The past few days have seen reports of a "virus" which is generally being
referred to as "Explore." Explore is real, and is quite dangerous. Hopefully
the recent Melissa scare will have made people more aware and alert. It is not
yet known how widespread the virus is.
Explore uses a reproductive strategy similar to Melissa: trust for people with
whom one regularly corresponds. The easiest way to describe the worm is to
outline the similarities and differences with Melissa.
Melissa used Outlook to spread itself, but was a Microsoft Word macro virus,
and used the functions of Word for both infection and payload. Explore is not
a virus, in that it does not infect another object. It is technically more
like the Internet Worm of 1988 in that it sends itself as a single object.
Explore uses Outlook to spread itself. Whereas Melissa read the address book,
Explore parses the Inbox, and "replies" to all messages. Part of what this
means is that Explore messages appear to be replies to messages that you have
Like Melissa, Explore arrives as an attachment. Again, we reiterate: DO NOT
RUN ANY ATTACHMENTS IF YOU DO NOT KNOW WHAT THEY ARE!
Explore is a regular executable program, and does not require Word for any
functions. Unlike Melissa it will install itself on the computer in such a
manner that it starts at boot time, and will continue to run in the background,
replying to all new mail. As an executable file, Explore will not run on Macs
or other non-Wintel machines.
The subject of "infected" messages will appear to be a reply to a prior
message. The test of "infected" messages reads:
Hi [Receipient Name]!
I received your email and I shall send you a reply ASAP.
Till then, take a look at the attached zipped docs.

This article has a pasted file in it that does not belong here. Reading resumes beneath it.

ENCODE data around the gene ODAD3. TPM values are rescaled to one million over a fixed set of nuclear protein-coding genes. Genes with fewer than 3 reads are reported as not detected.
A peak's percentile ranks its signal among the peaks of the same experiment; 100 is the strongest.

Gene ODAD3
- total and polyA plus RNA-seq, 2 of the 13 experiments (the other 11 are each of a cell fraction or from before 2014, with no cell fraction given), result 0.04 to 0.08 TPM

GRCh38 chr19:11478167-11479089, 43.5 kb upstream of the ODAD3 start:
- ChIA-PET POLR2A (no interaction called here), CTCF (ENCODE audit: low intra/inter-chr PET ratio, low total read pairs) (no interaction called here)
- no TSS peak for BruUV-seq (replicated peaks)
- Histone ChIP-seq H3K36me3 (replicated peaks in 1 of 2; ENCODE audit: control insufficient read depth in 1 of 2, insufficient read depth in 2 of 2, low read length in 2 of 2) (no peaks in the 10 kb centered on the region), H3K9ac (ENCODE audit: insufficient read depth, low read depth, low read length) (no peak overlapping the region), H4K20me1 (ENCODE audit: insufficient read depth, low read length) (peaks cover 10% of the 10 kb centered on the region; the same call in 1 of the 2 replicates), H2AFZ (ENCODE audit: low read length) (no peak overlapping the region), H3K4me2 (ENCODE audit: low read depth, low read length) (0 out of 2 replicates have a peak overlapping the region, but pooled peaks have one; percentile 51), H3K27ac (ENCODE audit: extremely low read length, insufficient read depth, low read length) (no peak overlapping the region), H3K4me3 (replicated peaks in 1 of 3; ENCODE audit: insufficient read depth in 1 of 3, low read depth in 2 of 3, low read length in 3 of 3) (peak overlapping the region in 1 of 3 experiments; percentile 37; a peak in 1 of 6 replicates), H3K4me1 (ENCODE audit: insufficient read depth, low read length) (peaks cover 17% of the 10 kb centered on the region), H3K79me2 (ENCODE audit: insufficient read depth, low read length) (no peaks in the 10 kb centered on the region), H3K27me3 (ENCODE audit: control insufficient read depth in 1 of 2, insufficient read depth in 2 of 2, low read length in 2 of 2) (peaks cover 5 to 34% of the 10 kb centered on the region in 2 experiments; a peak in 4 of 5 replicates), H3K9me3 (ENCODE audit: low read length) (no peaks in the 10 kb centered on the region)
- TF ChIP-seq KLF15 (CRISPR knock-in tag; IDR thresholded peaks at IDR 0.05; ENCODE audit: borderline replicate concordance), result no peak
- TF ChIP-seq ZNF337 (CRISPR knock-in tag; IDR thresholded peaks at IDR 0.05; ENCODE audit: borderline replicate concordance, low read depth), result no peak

bye (or sincerely [Receipient Name])
If the executable file is run, it may generate a false alert message stating
that the file is corrupted. This appears to be an attempt to persuade people
that the program has not actually run.
The major point about Explore, however, is that is carries a damaging payload.
It truncates to zero length (empties the contents of) files with extension .c
(C language source code), .h (C "header" libraries), .asm (assembler source),
.doc (Word document), .xls (Excel), and .ppt (PowerPoint). Thus, the payload
targets software developers using the C language, and office work by people
using Microsoft's Office suite. Loss of these files can be much more damaging
than loss of system or program files.
Outlook is used to spread the program, but is not required for the payload.
Anyone who receives Explore in an attachment is at risk. Again, do not run any
attachements unless you know, for sure, what they are. Most mail programs will
allow you to run an attachment with a couple of clicks. Some versions of
Outlook may automatically load and run atttachments of the first message
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